Kruppe Defies Brood

(Memories of Ice by Steven Erikson)

Kruppe is a small, fat, cherubic thief who cheats at cards, refers to himself in the third person and generally irritates everyone with whom he comes into contact. Caladan Brood is a 300,000-year-old barbarian warlord, with god-like strength and magic; he also carries the fabled hammer of the goddess Burn, which has the power to shatter mountains and re-awaken the Sleeping Goddess herself.  When Kruppe insinuates himself into a military parley with Brood, the short-tempered warlord finds Kruppe’s presence too frustrating to bear and strikes his hammer against the ground at his feet. The earth splits, the ground shakes and mountains crumble . . . and Kruppe stands amidst the destruction, untouched and smiling innocently. This is not the first clue that tells us Kruppe is much more than he appears.

Pug Travels Through Time

(A Darkness at Sethanon by Raymond E. Feist)

This mainly makes it onto the list because I was racking my brain for different types of magic other than just DESTRUCTION. In the third Riftwar Saga book, the magician Pug and his warrior friend Tomas find themselves trapped in time and space. In order to escape the trap they must send themselves back in time to the very birth of creation, and then move forward through time again to reach the point in which they left it. Bit confusing, and I honestly don’t remember all that much about it, but I remember it being very poetically described and pretty awe-inspiring. It also put me in mind of the scene from Magician where Pug stands on top of the tower in the City of Magicians and has the entire history of the planet unveiled to him I-MAX style, which is also a beautifully described example of awesome magic.

The Baby Discworld Turtles are Born

(The Light Fantastic by Terry Pratchett)

The first two Discworld novels, The Colour of Magic and The Light Fantastic, focus on the wizard Rincewind and his increasingly desperate quest to save the world. A deadly red star has appeared in the sky and is getting closer every day; while the ambitious wizard Trymon threatens to unleash deadly creatures from the Dungeon Dimensions in the name of personal ambition. Believing that the approaching star heralds the end of all things, the population of Ankh-Morpork riot against magic, and it’s all Rincewind can do to get to the Tower of Art before Trymon can read from the Octavo. After defeating Trymon, Rincewind reads the spell that will save the world. Much to his astonishment, the gigantic moons that encircle the red star crack open one by one, each hatching their own miniature version of the Discworld, all of which then follow Great A’Tuin away from the red star and off into the uncertain depths of space. It’s spectacular.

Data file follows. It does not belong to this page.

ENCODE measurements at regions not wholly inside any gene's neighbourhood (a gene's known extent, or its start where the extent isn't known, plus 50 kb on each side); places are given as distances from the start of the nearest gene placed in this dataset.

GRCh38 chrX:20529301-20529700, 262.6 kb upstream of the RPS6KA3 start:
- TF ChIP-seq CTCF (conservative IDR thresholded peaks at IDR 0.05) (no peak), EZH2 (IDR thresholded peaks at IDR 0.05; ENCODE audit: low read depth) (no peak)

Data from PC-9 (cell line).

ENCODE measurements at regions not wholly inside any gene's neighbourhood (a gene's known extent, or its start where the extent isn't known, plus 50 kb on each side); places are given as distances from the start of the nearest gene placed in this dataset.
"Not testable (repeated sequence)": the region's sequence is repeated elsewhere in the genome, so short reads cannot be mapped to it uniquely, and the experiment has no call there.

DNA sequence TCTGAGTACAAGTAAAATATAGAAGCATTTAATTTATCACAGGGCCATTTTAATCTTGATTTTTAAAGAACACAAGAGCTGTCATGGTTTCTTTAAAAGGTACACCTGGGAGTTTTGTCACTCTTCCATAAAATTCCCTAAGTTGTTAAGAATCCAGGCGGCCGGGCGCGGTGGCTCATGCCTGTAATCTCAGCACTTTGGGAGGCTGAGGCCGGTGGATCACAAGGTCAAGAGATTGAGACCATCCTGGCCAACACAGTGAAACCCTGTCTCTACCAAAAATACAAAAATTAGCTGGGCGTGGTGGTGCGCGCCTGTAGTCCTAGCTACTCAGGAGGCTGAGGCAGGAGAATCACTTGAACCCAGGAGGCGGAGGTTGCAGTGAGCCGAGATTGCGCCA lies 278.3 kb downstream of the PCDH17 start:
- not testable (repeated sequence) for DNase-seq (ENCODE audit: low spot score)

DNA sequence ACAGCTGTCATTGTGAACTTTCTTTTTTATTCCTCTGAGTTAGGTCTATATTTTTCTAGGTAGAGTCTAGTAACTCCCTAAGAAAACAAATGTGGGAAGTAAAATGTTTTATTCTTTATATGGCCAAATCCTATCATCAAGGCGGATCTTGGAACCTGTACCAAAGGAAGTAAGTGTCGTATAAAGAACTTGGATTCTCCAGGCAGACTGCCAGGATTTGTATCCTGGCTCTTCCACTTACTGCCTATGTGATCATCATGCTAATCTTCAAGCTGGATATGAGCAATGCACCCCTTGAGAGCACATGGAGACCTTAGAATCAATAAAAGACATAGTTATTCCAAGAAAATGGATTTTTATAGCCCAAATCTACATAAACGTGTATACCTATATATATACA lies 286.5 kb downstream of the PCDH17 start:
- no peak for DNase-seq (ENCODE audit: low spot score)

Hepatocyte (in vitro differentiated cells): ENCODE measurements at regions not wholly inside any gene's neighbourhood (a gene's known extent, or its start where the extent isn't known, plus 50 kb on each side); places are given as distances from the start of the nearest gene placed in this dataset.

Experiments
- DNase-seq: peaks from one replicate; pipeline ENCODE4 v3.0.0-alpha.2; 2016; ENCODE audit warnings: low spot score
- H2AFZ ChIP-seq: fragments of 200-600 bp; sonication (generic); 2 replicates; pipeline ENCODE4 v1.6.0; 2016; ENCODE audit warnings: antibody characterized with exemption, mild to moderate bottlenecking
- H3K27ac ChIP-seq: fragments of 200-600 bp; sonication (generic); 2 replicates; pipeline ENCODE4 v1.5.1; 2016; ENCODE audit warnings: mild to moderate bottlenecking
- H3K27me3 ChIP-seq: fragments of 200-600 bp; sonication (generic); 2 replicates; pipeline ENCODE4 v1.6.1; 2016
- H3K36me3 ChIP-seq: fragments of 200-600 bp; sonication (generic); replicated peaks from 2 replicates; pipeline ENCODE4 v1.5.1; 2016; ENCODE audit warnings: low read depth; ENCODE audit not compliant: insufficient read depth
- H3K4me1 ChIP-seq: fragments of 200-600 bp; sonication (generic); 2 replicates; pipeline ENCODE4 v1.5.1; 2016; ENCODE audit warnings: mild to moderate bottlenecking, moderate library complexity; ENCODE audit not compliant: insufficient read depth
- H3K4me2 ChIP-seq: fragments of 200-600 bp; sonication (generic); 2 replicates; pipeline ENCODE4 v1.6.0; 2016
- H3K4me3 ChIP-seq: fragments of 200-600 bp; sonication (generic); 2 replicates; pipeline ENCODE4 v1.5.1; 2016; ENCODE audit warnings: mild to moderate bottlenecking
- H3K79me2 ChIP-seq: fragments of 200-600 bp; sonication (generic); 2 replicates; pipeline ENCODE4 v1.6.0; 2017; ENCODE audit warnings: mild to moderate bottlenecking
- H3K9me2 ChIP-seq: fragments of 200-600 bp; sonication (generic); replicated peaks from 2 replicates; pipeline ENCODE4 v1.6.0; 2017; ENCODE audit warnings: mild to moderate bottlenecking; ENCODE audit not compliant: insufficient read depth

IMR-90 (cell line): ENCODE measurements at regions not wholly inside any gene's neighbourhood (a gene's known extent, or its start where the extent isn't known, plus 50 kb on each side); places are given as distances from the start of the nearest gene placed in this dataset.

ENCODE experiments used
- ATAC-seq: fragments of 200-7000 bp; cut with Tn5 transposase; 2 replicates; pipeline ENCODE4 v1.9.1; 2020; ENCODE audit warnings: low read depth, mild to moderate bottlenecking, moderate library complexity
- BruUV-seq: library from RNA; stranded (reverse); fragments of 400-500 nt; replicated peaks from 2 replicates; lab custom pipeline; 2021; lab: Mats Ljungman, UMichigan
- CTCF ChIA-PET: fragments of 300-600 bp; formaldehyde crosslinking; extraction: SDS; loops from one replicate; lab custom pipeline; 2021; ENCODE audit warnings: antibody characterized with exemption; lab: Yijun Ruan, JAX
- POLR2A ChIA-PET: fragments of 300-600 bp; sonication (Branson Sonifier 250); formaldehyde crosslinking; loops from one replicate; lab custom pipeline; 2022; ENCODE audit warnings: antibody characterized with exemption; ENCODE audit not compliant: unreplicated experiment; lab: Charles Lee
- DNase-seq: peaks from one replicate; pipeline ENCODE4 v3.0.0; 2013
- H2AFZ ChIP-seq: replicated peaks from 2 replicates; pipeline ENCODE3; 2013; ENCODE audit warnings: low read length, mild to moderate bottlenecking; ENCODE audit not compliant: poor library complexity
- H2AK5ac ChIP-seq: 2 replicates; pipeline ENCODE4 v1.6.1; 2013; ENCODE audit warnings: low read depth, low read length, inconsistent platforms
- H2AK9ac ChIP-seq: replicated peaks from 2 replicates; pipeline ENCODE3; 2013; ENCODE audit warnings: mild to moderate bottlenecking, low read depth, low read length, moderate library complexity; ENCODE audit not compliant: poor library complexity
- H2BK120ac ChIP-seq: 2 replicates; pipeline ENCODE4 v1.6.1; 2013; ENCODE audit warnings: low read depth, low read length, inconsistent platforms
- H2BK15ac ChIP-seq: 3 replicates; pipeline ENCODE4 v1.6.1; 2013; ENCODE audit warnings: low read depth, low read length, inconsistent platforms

I also decided that I have to give a cursory mention to the Gedderone Fete in Steven Erikson’s Gardens of the Moon. It’s the first true example of awesomeness in a series saturated with epic displays of magic, and I almost included it on my list instead of Kruppe. In the city of Darujhistan, shapeshifting dragons, fearsome demons, ancient tyrants and modern munitions conspire to turn the lady’s Fete into smoke and rubble, and it’s AWESOME.

That’s it for this week! Join us again next week for the topic of THE ACE and be sure to check out the Tough Travelling tab above for links to my previous posts and fellow travellers!

Tuesday, 14 April 2015

Review: 'The Black Lung Captain' by Chris Wooding